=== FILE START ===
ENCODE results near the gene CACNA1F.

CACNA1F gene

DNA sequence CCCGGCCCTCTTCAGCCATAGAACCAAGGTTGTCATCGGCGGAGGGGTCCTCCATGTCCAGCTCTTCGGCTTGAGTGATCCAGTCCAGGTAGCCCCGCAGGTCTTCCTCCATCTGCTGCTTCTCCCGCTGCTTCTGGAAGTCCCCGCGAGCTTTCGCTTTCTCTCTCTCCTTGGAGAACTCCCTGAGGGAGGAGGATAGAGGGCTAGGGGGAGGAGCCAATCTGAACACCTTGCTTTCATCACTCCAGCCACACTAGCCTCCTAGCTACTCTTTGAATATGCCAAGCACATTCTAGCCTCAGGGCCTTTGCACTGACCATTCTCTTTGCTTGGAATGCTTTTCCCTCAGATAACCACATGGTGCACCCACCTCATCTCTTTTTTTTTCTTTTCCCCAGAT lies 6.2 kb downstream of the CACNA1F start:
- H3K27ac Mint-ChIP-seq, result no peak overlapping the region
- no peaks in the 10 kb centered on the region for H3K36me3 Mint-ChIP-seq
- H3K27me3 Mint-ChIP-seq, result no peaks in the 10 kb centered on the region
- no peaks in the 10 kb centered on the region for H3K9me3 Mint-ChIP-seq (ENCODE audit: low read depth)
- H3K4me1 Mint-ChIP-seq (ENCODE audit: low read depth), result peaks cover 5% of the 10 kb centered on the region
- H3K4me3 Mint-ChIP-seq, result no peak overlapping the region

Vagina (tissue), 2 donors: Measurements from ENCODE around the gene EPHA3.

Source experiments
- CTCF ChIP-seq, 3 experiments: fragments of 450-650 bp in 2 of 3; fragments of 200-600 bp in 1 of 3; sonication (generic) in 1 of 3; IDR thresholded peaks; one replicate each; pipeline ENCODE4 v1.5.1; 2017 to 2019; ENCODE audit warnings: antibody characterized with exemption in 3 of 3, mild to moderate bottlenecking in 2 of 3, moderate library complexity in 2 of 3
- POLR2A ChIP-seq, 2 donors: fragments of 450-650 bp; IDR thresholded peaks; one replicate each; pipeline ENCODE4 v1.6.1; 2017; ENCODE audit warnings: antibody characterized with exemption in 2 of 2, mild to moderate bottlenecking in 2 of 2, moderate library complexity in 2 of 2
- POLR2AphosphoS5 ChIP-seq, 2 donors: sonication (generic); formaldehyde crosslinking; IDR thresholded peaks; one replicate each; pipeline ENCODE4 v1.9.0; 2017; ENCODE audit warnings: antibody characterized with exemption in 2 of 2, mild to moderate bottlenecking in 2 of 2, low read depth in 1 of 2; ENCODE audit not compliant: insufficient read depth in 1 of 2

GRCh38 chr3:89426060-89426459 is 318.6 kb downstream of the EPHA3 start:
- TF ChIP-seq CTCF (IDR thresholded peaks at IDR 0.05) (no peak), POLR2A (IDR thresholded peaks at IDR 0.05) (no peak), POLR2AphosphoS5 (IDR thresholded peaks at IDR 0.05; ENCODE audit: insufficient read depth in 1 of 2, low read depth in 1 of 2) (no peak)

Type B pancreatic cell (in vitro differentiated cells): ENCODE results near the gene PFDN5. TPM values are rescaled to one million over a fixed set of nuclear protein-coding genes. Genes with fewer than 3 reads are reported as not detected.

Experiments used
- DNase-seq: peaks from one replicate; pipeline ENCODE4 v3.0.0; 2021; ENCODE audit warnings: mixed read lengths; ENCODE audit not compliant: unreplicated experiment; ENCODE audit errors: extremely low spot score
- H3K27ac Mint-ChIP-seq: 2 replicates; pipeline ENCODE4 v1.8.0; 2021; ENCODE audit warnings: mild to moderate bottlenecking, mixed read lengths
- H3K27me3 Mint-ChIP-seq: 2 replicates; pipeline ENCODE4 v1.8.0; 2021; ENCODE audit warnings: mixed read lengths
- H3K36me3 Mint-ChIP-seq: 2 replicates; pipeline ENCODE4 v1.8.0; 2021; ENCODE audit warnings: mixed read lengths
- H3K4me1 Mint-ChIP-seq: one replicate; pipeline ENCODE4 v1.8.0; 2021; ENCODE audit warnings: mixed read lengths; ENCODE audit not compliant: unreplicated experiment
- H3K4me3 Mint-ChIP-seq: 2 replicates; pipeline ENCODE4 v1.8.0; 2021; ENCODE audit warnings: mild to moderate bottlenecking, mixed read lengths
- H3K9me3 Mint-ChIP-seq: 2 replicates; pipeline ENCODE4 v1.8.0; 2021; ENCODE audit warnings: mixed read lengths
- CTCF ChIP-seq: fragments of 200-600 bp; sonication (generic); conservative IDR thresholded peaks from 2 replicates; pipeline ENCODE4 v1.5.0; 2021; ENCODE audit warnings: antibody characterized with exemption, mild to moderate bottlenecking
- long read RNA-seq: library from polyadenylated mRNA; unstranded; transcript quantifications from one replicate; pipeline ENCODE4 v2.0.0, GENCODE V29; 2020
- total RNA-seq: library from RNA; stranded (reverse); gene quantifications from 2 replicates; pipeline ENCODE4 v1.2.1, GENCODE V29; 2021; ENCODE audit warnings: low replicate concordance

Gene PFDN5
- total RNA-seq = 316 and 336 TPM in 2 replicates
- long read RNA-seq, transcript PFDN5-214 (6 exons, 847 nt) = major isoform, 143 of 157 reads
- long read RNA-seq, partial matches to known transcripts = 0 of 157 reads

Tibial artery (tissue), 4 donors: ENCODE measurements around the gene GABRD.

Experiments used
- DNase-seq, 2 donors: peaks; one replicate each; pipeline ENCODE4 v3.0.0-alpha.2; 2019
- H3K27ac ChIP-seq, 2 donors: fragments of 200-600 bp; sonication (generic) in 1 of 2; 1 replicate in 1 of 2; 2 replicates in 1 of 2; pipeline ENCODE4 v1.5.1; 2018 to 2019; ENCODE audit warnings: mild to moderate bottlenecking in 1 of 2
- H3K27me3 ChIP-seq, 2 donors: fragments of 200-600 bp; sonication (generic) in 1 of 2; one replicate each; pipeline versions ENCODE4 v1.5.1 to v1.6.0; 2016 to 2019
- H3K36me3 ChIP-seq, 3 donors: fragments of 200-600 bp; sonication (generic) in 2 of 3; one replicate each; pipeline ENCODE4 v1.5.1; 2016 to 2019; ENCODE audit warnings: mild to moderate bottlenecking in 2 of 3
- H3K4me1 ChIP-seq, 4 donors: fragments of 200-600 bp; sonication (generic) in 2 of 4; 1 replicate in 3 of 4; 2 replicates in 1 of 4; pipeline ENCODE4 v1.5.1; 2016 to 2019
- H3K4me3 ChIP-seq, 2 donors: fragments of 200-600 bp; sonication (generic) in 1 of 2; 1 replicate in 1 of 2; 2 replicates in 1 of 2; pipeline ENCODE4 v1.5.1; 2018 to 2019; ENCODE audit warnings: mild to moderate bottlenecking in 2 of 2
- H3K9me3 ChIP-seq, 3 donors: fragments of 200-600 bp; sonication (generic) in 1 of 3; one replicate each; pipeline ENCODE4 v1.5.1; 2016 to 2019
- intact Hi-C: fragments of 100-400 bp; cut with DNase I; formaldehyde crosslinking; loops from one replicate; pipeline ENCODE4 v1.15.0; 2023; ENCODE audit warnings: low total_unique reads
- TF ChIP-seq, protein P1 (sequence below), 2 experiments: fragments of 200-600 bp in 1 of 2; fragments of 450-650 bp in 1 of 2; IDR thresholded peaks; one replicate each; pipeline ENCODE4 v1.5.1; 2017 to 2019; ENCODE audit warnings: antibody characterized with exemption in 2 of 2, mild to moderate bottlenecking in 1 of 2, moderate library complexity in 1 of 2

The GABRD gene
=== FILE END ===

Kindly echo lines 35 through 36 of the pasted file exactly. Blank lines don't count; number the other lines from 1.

- DNase-seq, 2 donors: peaks; one replicate each; pipeline ENCODE4 v3.0.0-alpha.2; 2019
- H3K27ac ChIP-seq, 2 donors: fragments of 200-600 bp; sonication (generic) in 1 of 2; 1 replicate in 1 of 2; 2 replicates in 1 of 2; pipeline ENCODE4 v1.5.1; 2018 to 2019; ENCODE audit warnings: mild to moderate bottlenecking in 1 of 2